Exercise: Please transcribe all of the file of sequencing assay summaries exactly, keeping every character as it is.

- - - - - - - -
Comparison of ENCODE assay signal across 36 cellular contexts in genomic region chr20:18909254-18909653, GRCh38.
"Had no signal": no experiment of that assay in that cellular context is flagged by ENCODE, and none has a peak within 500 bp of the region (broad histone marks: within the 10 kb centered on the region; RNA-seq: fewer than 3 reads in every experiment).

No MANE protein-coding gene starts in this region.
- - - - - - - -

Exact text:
Comparison of ENCODE assay signal across 36 cellular contexts in genomic region chr20:18909254-18909653, GRCh38.
"Had no signal": no experiment of that assay in that cellular context is flagged by ENCODE, and none has a peak within 500 bp of the region (broad histone marks: within the 10 kb centered on the region; RNA-seq: fewer than 3 reads in every experiment).

No MANE protein-coding gene starts in this region.